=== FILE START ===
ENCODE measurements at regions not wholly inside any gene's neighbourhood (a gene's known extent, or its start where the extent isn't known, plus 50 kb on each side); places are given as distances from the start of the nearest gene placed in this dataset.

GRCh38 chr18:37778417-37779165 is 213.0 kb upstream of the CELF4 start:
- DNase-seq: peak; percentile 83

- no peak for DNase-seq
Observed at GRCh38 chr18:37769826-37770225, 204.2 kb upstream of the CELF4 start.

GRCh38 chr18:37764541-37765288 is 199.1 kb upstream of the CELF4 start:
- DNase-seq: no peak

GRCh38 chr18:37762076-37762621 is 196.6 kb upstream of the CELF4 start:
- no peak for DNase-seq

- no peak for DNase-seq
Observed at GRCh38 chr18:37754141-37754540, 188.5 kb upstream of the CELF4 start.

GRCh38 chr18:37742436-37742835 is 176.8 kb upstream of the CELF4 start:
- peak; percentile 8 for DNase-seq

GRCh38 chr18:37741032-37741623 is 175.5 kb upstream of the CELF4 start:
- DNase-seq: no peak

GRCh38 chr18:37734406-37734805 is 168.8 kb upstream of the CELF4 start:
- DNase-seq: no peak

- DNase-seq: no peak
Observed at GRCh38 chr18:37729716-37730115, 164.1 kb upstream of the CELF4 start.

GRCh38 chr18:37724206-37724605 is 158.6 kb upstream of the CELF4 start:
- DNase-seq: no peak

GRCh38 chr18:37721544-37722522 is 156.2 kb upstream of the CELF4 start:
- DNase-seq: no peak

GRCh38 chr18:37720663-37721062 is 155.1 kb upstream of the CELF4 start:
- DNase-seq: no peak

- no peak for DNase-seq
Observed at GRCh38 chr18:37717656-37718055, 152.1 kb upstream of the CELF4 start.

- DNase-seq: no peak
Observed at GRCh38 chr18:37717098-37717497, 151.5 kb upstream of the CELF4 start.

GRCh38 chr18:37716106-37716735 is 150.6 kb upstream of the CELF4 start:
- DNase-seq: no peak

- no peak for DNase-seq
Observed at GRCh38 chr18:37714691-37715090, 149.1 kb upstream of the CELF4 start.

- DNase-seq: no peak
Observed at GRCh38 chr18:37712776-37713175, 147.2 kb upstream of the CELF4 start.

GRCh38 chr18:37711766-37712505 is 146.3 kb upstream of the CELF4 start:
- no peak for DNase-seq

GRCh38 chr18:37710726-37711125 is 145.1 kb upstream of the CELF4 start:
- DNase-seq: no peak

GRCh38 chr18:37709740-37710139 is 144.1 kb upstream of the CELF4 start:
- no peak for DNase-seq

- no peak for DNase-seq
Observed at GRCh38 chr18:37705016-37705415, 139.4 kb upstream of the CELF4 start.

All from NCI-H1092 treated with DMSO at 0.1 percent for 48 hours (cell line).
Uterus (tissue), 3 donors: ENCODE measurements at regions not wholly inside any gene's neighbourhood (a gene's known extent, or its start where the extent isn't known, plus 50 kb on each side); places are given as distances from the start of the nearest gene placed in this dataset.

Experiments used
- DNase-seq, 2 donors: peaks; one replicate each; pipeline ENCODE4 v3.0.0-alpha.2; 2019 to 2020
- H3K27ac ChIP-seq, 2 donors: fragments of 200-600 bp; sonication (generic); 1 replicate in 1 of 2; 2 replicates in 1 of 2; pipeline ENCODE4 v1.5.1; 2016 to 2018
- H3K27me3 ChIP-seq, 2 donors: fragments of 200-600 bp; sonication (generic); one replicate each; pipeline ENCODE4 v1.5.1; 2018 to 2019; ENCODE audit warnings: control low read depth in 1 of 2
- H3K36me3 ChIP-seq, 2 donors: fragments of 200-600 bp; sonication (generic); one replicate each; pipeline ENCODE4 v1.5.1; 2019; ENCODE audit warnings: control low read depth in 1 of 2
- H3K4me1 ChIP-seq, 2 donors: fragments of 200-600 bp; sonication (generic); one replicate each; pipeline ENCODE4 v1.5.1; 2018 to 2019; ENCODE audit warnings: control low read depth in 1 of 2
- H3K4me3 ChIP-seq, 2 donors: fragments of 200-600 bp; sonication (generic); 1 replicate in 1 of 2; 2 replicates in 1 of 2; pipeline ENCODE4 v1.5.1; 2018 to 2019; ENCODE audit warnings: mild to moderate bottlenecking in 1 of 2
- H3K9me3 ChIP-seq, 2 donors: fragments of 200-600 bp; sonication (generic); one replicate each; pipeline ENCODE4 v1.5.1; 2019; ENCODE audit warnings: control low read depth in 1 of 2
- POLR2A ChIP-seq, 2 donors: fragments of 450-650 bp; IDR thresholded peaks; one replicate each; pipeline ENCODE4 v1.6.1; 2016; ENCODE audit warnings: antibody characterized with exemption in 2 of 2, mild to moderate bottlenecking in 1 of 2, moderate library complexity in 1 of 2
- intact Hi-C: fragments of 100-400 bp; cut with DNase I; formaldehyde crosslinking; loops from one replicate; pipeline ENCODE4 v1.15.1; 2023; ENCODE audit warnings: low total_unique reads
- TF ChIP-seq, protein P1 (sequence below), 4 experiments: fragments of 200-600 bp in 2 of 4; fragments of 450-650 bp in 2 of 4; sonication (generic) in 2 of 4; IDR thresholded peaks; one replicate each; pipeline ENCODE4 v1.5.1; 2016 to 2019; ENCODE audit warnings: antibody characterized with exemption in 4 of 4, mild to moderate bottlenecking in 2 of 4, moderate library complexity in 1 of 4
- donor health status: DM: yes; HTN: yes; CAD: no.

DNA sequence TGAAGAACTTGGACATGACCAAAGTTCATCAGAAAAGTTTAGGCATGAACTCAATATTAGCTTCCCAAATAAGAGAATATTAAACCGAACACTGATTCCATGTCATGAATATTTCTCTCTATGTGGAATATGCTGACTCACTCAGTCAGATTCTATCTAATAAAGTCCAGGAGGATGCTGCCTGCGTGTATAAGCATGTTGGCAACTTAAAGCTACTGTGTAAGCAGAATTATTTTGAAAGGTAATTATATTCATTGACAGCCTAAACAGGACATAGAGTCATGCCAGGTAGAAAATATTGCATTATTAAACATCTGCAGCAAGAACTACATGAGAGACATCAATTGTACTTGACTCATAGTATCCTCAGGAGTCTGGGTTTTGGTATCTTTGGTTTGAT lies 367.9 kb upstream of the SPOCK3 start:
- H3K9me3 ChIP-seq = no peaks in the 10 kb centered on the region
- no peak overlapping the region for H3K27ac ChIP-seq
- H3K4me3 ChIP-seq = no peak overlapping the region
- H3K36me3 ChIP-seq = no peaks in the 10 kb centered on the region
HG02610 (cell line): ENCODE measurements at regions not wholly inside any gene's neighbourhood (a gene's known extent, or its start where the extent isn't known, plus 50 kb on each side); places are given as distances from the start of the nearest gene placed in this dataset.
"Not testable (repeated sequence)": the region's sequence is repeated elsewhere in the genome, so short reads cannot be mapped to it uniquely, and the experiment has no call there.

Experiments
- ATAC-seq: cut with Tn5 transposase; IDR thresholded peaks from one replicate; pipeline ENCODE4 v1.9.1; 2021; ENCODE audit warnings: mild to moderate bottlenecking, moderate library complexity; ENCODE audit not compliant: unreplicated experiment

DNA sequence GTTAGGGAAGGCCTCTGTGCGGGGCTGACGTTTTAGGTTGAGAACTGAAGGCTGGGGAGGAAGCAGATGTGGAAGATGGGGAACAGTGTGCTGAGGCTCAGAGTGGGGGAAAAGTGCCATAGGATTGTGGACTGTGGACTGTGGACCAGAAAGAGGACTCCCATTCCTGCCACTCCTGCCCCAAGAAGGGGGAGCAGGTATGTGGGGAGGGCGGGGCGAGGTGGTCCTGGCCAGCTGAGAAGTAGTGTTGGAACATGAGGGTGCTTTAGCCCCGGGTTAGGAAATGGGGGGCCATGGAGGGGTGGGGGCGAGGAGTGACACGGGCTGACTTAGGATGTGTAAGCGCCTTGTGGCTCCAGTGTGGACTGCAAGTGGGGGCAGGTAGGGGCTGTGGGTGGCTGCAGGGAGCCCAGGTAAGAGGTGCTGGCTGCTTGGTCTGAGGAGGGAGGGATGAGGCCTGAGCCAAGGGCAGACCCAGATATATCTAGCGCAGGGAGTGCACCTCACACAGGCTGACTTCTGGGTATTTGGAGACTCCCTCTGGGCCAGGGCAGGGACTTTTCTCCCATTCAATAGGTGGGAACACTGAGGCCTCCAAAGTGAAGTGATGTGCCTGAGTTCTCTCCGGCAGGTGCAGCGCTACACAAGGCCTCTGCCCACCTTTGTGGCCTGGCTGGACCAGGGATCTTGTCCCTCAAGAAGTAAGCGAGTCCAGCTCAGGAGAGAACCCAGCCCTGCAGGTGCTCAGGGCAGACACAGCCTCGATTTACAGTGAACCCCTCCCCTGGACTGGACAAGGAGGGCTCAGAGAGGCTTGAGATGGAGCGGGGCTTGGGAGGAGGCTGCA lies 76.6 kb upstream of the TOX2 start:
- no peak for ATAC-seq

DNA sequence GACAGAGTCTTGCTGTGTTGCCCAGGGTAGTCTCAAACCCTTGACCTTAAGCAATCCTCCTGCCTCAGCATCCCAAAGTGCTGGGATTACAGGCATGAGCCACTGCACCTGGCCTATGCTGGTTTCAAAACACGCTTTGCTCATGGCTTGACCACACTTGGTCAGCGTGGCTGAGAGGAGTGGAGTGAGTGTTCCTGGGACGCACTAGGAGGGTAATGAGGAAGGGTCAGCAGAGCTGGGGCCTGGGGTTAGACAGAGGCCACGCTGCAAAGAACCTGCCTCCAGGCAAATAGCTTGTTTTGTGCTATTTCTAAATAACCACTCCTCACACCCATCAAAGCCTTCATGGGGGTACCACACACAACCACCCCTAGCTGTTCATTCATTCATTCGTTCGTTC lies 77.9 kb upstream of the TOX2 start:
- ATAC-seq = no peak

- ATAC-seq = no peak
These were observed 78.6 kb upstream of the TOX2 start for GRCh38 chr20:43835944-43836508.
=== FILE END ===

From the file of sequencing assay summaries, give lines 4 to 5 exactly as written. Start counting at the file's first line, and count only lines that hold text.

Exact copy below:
- no peak for DNase-seq
Observed at GRCh38 chr18:37769826-37770225, 204.2 kb upstream of the CELF4 start.